02 | 2012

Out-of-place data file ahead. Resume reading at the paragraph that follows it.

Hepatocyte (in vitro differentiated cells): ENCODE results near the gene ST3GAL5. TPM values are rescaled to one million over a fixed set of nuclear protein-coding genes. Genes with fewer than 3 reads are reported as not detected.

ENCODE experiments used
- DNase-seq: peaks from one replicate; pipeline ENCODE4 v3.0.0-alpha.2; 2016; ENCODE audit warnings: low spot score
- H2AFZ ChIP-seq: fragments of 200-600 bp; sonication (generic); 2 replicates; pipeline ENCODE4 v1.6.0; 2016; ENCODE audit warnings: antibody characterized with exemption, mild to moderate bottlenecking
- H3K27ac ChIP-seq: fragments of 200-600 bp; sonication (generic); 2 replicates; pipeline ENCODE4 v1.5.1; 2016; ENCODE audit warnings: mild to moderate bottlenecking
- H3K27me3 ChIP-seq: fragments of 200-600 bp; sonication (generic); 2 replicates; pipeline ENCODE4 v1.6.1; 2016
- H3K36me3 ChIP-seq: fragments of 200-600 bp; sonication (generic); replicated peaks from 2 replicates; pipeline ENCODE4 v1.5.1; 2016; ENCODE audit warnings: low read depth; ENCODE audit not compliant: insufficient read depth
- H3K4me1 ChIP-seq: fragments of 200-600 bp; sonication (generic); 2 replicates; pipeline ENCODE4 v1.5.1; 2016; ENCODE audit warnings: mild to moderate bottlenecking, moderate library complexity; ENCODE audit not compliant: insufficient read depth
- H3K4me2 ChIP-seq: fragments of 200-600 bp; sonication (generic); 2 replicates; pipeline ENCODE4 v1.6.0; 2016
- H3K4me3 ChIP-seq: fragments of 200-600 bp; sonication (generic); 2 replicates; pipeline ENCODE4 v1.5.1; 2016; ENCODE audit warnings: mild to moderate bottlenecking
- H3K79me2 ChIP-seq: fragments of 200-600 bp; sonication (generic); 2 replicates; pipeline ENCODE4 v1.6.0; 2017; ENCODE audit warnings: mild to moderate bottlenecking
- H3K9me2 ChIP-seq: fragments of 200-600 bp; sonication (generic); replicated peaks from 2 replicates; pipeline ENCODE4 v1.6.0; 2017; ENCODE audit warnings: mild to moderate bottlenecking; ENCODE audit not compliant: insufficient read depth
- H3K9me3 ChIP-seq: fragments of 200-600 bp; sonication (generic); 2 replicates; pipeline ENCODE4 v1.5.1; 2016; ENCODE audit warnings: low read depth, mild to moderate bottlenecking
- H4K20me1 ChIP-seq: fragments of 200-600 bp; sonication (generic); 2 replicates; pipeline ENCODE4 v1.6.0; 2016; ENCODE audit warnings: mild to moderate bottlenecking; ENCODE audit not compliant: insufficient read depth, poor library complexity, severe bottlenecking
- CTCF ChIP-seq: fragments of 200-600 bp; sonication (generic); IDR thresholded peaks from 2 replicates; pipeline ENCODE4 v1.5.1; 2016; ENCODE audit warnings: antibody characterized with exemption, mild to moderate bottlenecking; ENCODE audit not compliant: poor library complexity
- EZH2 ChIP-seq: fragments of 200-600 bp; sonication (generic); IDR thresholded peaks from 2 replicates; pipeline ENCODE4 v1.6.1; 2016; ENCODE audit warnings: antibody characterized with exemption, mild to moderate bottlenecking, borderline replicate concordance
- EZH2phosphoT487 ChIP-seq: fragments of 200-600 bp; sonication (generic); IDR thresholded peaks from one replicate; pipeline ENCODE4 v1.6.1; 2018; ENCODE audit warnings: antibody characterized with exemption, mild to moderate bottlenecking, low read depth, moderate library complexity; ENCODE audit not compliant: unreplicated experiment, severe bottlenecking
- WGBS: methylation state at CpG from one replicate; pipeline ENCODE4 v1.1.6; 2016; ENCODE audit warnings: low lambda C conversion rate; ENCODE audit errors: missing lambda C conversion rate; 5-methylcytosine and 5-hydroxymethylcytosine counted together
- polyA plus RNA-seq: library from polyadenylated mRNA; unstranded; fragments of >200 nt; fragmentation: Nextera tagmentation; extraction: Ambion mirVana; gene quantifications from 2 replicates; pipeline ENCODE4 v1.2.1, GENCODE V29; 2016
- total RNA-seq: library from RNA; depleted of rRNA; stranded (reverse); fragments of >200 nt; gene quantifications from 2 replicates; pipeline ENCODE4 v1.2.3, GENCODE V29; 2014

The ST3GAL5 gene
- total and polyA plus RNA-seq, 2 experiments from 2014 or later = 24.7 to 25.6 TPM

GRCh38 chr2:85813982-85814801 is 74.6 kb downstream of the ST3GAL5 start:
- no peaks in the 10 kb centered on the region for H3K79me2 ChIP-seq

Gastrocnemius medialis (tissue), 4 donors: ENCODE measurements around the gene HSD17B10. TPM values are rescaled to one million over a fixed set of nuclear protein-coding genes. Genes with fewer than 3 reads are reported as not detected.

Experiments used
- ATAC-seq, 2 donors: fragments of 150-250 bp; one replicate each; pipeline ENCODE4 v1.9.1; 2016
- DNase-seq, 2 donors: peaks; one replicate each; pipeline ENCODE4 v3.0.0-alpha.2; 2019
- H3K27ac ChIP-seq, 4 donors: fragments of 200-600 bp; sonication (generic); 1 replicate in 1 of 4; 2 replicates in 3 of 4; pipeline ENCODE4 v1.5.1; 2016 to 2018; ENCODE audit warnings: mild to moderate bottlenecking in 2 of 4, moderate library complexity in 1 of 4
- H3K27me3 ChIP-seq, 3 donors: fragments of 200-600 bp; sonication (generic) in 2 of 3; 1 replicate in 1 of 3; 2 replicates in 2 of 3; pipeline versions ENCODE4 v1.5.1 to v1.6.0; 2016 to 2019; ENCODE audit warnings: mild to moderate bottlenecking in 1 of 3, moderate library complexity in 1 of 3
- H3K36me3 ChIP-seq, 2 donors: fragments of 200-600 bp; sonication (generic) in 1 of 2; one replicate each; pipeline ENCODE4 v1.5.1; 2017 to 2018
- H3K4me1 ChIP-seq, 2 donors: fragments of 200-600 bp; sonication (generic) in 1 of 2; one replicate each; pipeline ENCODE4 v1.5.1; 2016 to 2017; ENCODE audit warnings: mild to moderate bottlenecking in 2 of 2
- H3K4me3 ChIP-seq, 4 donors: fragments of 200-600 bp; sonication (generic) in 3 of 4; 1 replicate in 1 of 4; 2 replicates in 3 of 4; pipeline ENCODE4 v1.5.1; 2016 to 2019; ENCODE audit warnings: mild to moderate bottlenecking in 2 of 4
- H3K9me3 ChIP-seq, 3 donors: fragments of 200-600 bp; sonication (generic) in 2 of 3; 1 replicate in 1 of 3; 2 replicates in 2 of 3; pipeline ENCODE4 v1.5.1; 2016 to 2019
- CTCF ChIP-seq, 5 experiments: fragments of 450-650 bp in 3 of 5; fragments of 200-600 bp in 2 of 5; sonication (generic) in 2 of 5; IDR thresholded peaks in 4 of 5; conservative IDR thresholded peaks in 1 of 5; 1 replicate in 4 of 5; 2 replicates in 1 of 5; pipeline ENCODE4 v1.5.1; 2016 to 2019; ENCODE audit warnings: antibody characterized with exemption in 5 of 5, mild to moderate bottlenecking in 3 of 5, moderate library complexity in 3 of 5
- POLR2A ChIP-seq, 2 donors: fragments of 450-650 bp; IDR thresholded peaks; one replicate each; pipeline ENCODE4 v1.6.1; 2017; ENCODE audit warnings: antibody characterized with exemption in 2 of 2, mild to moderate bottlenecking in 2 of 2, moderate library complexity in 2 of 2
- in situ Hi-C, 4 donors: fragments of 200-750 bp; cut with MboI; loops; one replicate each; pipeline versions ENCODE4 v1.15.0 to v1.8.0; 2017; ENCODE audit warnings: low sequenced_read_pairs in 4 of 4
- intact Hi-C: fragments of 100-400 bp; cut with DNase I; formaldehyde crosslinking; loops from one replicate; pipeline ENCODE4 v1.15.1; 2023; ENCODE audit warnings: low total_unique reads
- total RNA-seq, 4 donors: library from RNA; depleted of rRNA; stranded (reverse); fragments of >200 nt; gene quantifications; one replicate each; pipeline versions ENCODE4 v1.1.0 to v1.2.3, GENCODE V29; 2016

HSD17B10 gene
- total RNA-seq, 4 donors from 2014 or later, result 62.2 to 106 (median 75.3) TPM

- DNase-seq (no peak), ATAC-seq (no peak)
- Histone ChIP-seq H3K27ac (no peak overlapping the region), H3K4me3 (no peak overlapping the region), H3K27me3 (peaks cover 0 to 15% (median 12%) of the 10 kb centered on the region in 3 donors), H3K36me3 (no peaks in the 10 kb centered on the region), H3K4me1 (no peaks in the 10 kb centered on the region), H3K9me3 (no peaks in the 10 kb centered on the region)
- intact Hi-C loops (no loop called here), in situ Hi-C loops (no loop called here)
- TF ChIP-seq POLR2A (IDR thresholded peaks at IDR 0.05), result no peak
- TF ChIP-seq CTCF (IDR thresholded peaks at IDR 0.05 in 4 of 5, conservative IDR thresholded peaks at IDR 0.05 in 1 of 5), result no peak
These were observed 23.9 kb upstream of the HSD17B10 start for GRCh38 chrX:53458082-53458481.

Women and Men at Peace Tables –Together Emma Leslie, PeaceWoman Emma Leslie is Director of the Centre for Peace and Conflict Studies in Cambodia. She has been representing the Conciliation Resources of the International Contact Group on Mindanao for the past two years during the peace talks between the Philippine government and the Moro Islamic Front. In the following, she reflects on her experiences and observations on women’s role in peace negotiations – and the ideals of finding a gender-balance. During the past years, I have been part of countless discussions on the role and need for women at the peace table, because, very often, I am one of the only women in the meetings. More often than not, real concerns about how women can best represent women are ignored in these conversations because, as soon as the issue is brought up, most of the room switches off. It feels as though everyone knows all the arguments already. So after some months of trying to make sense of the purported ‘need for women at the peace table,’ I am now convinced this is fundamentally true for the usual reasons and more. The prevailing ways of meetings, agendas and methods of conducting meetings are often masculinist and based on the ideal of power over rather than power with. They follow the principle of «may the best man win» and other competitive and divisive values. I think if brought together, however, women aren’t running a race at all but fall rather into a circle. The problem is that the negotiations often exclude – besides the contextual aspect of gender – the ways in which women tend to behave in groups and their inclinations for inclusion and cooperative communication. If the negotiating table included processes that are, or could be, considered ‘women’s ways,’ we may discover that men would also welcome different ways to negotiate. This could change the race and loosen informal ties that bind tightly certain men together and keep the women out. Yet the «framework of women» which has everyone linked in the circle format, on its own, would be as powerless as the competitive race. It is also the «framework of men», even if they sometimes get caught up in knots during the race, which enables that circle to move forward. In my mind’s eye, you need the combination of different methods to make it work. The main reason we need both men and women at the peace table is balance. Women must be included for meaningful participation, so that diverse ways of knowing, communicating, relating, and getting the work done are fully incorporated and integrated in all peace processes. This can be reached only through both equitable numerical representation and designing gender-balanced methods and agendas. We